Are IEOs Performing Better Than ICOs In 2019?
IEO or Initial Exchange Offerings, the centralized cousin of the ICO model is taking the crypto space by storm right now. With as many as 100 IEO projects being launched so far, the IEO trend really picked up pace in 2019 while ICO has fallen.
As much as $1.6 billion has been raised by IEO projects so far with a vast majority- $1.4 billion, being raised in 2019 alone. (source), it’s safe to say crypto enthusiasts are keen on IEO projects.
While these feats are impressive, one must ask the question “Are IEO projects performing better than ICOs?” Is there any truth to the IEO hype?
Funds Raised By IEOs During 2019
*Total funds raised includes $1 billion raised by Bitfinex. Not represented in the graph
In 2019, ICO projects have collectively raised a cool $ 1.1 billion, an impressive amount when considering the declining investor interest in ICO projects. But remember during the same time frame IEO raised $1.47 billion. So for the first time, funds raised by IEO projects have crossed that of ICO projects.
Average sale time is another category. Investors seem to be bullish on certain IEO projects, especially quality projects on popular exchanges. What’s the proof? Some of these token offerings sold out in a matter of minutes, some even in seconds. For example, BitTorrent IEO- sold out in 15 minutes and raised a cool $7.2 million.
It’s not just BitTorrent though, on average IEO projects have a lower average sale time when compared to ICOs.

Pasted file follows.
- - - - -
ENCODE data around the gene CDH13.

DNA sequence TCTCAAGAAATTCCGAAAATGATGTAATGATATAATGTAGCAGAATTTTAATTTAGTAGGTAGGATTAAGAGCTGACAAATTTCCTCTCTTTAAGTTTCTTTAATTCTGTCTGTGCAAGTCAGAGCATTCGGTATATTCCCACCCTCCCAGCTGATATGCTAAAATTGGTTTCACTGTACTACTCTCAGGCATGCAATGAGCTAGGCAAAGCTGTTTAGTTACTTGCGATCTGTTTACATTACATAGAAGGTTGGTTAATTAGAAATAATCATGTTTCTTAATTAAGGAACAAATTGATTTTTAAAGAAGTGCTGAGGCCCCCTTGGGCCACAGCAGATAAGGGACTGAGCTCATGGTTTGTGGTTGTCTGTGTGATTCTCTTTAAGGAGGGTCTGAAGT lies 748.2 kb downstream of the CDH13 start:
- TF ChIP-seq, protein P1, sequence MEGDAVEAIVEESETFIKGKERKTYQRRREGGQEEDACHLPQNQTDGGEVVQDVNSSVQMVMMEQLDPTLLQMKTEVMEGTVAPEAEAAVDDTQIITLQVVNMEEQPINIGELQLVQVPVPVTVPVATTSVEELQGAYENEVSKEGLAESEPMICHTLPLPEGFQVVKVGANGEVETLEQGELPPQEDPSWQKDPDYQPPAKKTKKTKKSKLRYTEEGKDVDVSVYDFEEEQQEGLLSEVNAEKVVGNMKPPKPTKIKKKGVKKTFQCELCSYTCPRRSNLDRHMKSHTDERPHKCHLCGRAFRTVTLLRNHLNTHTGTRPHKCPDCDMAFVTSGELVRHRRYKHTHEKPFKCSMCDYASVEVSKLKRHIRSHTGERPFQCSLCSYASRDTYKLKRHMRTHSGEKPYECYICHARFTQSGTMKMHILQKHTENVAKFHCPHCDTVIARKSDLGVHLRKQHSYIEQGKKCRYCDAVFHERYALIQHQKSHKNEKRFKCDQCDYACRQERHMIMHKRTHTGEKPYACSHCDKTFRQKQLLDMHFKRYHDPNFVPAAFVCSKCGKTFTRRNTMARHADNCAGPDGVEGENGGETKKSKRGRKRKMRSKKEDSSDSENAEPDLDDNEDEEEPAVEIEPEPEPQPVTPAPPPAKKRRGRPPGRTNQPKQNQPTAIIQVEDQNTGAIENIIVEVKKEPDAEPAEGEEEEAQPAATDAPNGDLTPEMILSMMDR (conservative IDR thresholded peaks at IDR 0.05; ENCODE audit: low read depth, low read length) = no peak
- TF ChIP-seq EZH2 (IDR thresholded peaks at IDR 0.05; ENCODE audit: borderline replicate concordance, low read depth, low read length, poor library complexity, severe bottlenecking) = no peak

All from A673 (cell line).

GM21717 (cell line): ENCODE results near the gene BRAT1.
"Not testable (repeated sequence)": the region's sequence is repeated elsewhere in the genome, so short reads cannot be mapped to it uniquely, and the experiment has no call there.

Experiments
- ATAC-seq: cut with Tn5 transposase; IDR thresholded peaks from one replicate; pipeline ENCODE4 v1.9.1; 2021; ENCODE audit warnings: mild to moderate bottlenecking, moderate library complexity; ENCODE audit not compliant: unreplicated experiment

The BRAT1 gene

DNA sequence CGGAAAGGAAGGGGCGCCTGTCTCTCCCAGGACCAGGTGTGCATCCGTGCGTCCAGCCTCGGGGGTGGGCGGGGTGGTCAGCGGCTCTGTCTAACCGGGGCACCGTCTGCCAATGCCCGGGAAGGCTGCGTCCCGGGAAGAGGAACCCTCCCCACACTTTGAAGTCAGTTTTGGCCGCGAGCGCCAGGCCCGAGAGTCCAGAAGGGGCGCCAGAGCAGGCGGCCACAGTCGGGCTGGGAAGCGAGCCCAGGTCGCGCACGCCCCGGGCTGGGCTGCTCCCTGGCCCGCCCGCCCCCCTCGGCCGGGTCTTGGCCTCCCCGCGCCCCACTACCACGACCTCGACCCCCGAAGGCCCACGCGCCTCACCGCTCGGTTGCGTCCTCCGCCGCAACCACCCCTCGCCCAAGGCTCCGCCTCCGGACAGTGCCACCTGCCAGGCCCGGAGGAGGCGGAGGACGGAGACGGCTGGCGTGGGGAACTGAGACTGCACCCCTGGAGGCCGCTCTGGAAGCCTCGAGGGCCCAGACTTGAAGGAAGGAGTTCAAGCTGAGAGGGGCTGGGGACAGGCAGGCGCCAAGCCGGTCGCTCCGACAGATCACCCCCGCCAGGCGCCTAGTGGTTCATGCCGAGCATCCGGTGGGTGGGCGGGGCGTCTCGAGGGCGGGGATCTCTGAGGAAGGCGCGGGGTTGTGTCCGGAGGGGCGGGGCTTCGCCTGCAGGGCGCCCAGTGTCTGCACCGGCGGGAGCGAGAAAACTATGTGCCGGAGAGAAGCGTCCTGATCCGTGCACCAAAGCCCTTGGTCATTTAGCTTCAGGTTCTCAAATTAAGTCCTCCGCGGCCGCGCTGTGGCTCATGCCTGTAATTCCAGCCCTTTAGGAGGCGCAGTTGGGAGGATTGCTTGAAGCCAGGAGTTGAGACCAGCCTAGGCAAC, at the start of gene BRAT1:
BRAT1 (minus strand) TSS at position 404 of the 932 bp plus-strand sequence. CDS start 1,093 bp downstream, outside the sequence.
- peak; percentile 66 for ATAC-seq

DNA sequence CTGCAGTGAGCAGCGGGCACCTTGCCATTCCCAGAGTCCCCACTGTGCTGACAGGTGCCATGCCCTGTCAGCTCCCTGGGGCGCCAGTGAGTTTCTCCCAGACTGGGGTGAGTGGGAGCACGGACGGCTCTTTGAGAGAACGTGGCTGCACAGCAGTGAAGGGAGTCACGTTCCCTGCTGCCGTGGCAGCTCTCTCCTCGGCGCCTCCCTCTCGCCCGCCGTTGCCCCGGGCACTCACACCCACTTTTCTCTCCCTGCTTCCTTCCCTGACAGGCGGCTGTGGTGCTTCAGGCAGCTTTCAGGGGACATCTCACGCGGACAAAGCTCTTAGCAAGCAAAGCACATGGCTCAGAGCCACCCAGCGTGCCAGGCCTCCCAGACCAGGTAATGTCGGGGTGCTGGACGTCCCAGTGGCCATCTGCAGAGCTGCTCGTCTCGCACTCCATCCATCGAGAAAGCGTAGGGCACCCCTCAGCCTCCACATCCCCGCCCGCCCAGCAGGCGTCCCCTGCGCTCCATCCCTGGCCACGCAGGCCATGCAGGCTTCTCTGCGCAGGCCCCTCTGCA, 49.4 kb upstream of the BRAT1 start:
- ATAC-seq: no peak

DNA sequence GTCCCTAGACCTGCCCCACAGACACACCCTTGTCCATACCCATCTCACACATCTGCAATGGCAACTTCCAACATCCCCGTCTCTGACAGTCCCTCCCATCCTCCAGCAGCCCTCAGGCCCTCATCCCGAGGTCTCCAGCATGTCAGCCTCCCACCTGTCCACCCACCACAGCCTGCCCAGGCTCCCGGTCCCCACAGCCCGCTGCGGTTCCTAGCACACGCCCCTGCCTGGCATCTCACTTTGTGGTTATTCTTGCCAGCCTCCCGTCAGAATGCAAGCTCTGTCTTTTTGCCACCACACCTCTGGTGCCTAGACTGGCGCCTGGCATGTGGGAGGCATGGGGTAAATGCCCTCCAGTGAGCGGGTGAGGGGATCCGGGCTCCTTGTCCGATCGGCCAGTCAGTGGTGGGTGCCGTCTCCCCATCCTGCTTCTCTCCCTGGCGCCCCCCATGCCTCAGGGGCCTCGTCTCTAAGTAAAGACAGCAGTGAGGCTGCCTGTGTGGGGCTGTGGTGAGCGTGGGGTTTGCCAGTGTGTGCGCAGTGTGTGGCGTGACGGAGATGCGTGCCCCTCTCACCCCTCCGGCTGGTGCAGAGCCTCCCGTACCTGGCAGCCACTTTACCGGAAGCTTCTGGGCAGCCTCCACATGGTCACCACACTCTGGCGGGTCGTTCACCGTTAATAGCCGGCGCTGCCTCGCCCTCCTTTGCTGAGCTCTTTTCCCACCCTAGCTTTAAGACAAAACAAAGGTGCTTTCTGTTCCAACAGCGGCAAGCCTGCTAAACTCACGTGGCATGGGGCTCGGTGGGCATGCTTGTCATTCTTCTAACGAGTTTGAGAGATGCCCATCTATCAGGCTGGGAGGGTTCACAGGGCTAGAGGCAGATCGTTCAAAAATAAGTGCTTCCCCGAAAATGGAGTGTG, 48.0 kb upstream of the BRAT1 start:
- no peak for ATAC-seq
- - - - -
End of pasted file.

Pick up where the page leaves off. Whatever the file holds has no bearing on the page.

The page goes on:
Average Sale Time IEO Vs. ICO
The average sale time for IEO projects is just 5.5 days while for ICOs it’s as high as 97.2 days.
So what’s fueling investor interest in IEOs?
Demystifying Initial Exchange Offerings (IEOs)
An Initial Exchange Offering is actually very similar to how an ICO, in terms of its core functionality. Both are crowdfunding programs meant to raise capital from a large investor pool as opposed to the traditional venture funding which often restricts its investor pool to a small number of wealthy individuals.
Also, IEO tokens are not backed by any real-world assets like the security tokens offered in a Security Token Offering. Instead, IEO projects offer investors utility tokens- and these don’t pay dividends or doesn’t represent an ownership stake in that company, similar to an ICO. These tokens can often only be used to gain access to that company’s utility/service in the future. That’s it.
So what’s the key difference?
In an IEO — the token offering is launched and managed by a cryptocurrency exchange on its platform, instead of, the company management doing it themselves. And this simple change in the fundraising process has a whole host of interesting ramifications.
For example, investors believe IEO projects bring in a certain element of trust into the crypto space. How? Because most exchanges have some vetting process before they launch an IEO, although not all exchanges have this process. Instead of sieving through the inordinate number of crypto projects out there- an IEO platform offers an easier alternative.
The Shift From IEOs Is Already Taking Place
So for better or for worse, IEOs are taking the crypto space by storm and shift from decentralized ICOs to relatively more centralized IEOs is already taking place.
IEO Projects Breakdown
As much as 70% of IEO projects had previously also conducted an Initial Coin Offering as well. Indicating that startups are embracing the latest IEO trend despite its regulatory risk involved with its operation.
As of yet, we’re not sure as to where regulators stand on the subject on IEOs but considering its similarities to the ICO financing model, it is unlikely to be a favorable one. Especially in countries like the US, where regulators have prosecuted ICO projects.